(Good information as our students prepare to head back to school. - promoted by Katherine Haenschen)
Two notable changes in the law regarding student discipline take effect in this new school year.
Anti-Bullying: HB 1942 by Republican Rep. Diane Patrick of Arlington (Senate sponsor: Democrat Leticia Van de Putte of San Antonio), enacted in 2011, makes significant new state law on the issue of bullying.
As of the start of the new 2012-2013 school year, HB 1942 establishes a comprehensive definition of bullying, including bullying by electronic means (so-called cyber-bullying), and requires school districts to adopt a local anti-bullying policy. The new law allows school districts to transfer the bully to another classroom or campus (where prior law has authorized only the transfer of the victim). The local anti-bullying policy must contain eight specified elements, including a provision that prohibits "imposition of a disciplinary measure on a student who, after an investigation, is found to be a victim of bullying, on the basis of that student's use of reasonable self-defense in response to the bullying."
Expulsions: Starting with the 2012-2013 school year, HB 968 by Democratic Rep. Mark Strama of Austin (Senate sponsor: Kirk Watson, Democrat of Austin) narrows the categories of misconduct that can trigger discretionary expulsion of a student while in a disciplinary alternative education program (DAEP). Until now, a student could be expelled for any "serious or persistent" misconduct while in a DAEP. Under the new law, a student may be expelled for "documented serious misbehavior while on the program campus despite documented behavioral interventions." This "serious misbehavior" ground for discretionary expulsion is defined by statute as:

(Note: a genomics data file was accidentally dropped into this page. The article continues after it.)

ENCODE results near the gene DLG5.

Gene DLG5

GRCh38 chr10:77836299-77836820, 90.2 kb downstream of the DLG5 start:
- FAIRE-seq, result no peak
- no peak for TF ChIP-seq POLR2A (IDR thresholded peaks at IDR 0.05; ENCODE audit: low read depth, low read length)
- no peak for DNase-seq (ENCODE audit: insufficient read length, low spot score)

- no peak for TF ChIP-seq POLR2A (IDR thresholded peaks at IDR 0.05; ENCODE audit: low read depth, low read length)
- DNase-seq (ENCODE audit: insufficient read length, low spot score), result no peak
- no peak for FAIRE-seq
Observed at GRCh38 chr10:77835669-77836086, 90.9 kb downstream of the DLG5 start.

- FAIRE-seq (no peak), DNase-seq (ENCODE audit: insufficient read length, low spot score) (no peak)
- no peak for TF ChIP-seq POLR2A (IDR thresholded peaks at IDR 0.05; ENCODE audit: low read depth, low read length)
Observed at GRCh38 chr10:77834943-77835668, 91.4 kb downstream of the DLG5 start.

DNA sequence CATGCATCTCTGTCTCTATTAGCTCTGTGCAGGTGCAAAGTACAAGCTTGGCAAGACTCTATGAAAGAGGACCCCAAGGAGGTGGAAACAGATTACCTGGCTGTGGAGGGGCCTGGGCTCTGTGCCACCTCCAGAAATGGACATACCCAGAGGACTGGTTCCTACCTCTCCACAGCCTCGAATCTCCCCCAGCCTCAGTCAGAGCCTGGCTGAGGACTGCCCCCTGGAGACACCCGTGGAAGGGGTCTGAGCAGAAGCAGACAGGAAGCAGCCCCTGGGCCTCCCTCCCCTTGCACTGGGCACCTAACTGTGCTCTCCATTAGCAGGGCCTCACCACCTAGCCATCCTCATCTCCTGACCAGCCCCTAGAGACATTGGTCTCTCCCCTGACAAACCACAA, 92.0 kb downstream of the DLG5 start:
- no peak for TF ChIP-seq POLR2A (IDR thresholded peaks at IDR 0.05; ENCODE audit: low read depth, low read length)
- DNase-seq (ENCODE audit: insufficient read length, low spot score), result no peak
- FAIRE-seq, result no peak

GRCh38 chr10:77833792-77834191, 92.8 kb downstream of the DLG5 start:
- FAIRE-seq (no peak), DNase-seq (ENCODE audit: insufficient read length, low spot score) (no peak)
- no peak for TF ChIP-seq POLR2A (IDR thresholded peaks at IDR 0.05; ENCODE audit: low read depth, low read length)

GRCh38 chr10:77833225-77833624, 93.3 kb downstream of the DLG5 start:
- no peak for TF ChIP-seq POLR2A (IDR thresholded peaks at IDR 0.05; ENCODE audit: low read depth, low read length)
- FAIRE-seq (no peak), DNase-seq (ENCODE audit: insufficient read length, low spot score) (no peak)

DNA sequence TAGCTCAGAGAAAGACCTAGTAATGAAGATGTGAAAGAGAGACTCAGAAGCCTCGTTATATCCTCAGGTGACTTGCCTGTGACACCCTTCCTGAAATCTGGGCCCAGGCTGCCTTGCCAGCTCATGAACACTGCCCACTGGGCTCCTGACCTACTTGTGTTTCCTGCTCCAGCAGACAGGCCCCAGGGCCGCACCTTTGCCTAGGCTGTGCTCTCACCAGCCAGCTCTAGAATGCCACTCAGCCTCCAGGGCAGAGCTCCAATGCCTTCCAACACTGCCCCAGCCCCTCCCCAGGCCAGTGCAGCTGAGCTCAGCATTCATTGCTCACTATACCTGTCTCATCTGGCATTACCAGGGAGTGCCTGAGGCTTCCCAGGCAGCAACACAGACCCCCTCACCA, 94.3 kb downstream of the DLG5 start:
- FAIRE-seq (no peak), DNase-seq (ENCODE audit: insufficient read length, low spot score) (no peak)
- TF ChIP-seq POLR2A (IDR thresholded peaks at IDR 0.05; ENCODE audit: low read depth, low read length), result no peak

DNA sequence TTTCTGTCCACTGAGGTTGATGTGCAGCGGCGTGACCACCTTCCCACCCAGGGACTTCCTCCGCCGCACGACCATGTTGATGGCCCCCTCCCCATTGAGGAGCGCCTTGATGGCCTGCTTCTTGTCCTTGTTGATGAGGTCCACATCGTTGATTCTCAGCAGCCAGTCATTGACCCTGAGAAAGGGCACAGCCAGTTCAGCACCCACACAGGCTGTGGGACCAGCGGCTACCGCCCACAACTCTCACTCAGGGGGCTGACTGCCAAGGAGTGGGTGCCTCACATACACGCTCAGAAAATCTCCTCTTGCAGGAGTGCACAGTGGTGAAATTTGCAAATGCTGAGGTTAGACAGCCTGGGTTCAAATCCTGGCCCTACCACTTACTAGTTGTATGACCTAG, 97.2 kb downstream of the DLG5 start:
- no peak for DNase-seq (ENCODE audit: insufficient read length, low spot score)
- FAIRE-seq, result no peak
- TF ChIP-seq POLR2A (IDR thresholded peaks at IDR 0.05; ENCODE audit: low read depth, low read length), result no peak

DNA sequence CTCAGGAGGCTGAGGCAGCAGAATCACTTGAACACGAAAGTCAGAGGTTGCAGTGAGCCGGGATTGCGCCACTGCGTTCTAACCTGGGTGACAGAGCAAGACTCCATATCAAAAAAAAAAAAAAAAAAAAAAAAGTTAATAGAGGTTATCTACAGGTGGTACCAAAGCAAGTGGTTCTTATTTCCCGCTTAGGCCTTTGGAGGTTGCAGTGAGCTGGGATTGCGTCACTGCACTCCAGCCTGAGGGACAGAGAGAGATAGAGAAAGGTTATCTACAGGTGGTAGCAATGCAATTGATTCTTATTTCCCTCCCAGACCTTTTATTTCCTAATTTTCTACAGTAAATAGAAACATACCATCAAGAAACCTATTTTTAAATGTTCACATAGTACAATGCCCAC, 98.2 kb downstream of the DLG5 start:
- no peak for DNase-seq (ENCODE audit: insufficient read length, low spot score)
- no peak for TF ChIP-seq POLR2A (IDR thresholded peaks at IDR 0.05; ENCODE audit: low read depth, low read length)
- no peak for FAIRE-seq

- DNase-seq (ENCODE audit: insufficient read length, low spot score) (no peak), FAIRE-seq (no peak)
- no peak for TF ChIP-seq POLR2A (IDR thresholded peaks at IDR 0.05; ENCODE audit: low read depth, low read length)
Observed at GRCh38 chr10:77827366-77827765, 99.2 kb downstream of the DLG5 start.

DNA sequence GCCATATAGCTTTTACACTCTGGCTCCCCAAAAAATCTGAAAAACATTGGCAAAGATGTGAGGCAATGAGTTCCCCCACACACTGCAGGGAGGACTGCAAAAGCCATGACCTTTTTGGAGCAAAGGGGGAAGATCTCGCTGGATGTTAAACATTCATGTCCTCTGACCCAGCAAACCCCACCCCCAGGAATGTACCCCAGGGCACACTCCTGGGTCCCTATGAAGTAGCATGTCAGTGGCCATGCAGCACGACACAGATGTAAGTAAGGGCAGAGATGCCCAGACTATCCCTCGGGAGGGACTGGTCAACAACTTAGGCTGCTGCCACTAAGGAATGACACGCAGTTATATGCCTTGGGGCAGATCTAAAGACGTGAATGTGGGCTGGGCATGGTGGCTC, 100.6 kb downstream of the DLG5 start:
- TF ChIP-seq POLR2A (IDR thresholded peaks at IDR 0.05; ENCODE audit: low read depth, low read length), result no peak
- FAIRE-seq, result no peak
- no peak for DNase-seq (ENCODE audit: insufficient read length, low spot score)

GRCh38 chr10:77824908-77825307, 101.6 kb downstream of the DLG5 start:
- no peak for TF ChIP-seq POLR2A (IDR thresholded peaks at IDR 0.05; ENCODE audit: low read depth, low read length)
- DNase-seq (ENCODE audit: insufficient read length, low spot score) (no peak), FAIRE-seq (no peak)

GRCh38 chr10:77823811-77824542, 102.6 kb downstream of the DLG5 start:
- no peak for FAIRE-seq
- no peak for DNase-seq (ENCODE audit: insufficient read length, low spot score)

(1) Deliberate violent behavior that poses a direct threat to the health or safety of others;
(2) Extortion, meaning the gaining of money or other property by force or threat;
(3) Conduct that constitutes coercion as defined by the Penal Code;
(4) Conduct that constitutes the offense of public lewdness, indecent exposure, criminal mischief, or harassment under the Penal Code, or personal hazing under the Education Code.
Note well: These distinct grounds for expulsion for misconduct while in a DAEP are in addition to the numerous other grounds for expulsion that apply to misconduct by students enrolled at any campus, whether regular or alternative. For a list of the grounds for expulsion applicable to all students regardless of their educational placement, see: http://docs.texasaft.org/publi...
Source: Texas AFT